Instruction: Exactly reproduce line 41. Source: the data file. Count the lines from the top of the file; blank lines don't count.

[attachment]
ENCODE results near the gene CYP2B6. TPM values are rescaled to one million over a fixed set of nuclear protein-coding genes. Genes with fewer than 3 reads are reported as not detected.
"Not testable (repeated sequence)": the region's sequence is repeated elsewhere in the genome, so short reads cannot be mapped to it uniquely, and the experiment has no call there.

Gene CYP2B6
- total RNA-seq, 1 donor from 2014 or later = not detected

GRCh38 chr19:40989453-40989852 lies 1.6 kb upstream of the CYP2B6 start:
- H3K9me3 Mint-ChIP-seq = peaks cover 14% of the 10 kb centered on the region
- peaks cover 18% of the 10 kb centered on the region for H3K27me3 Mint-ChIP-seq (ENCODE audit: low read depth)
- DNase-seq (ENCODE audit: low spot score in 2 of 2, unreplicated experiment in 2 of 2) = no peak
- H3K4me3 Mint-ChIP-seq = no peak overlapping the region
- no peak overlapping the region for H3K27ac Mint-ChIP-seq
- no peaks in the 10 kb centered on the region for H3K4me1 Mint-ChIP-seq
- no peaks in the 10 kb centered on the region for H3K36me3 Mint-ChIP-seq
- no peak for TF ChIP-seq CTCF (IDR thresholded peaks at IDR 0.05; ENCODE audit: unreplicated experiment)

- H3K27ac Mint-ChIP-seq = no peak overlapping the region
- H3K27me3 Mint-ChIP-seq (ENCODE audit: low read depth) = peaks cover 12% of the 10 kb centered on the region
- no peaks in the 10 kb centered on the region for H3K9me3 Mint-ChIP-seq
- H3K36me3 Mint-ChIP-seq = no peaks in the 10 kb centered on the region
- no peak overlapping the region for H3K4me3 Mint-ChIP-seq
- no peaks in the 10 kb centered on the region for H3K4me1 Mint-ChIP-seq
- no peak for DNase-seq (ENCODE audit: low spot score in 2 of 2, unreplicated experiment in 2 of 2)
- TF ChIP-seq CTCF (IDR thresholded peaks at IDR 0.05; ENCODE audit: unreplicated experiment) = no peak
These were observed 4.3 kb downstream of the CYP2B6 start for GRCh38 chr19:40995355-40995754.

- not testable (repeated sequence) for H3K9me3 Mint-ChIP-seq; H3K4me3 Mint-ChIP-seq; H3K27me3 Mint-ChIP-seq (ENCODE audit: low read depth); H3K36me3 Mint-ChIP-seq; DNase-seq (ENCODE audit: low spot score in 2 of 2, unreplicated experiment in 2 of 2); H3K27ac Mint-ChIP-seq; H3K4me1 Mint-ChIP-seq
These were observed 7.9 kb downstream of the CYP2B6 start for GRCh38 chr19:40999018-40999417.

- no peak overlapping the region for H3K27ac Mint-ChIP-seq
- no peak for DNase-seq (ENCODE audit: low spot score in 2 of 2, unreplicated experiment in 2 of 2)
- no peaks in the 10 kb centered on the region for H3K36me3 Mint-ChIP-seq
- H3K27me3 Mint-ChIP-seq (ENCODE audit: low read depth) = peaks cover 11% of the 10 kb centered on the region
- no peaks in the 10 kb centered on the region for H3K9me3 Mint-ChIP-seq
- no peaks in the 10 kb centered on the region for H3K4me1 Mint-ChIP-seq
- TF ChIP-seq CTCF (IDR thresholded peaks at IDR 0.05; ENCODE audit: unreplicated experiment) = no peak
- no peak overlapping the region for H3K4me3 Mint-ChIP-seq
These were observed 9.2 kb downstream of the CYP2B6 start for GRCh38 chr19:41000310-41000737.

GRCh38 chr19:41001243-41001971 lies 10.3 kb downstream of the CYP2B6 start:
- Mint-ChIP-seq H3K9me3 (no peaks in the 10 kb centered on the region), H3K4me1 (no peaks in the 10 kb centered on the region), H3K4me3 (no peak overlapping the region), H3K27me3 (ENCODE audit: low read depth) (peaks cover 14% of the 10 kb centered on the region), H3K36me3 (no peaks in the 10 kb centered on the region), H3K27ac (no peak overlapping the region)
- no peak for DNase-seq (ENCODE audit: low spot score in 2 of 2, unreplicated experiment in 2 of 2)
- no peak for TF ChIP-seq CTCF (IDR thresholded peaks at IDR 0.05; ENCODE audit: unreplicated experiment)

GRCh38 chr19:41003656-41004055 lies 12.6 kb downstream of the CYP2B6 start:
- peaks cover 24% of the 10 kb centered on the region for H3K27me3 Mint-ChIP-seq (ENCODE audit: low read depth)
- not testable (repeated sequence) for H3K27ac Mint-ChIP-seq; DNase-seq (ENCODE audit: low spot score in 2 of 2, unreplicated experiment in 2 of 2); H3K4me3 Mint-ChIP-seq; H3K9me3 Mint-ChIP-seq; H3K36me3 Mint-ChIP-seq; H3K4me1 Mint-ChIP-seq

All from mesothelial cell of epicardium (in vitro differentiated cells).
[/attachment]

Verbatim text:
All from mesothelial cell of epicardium (in vitro differentiated cells).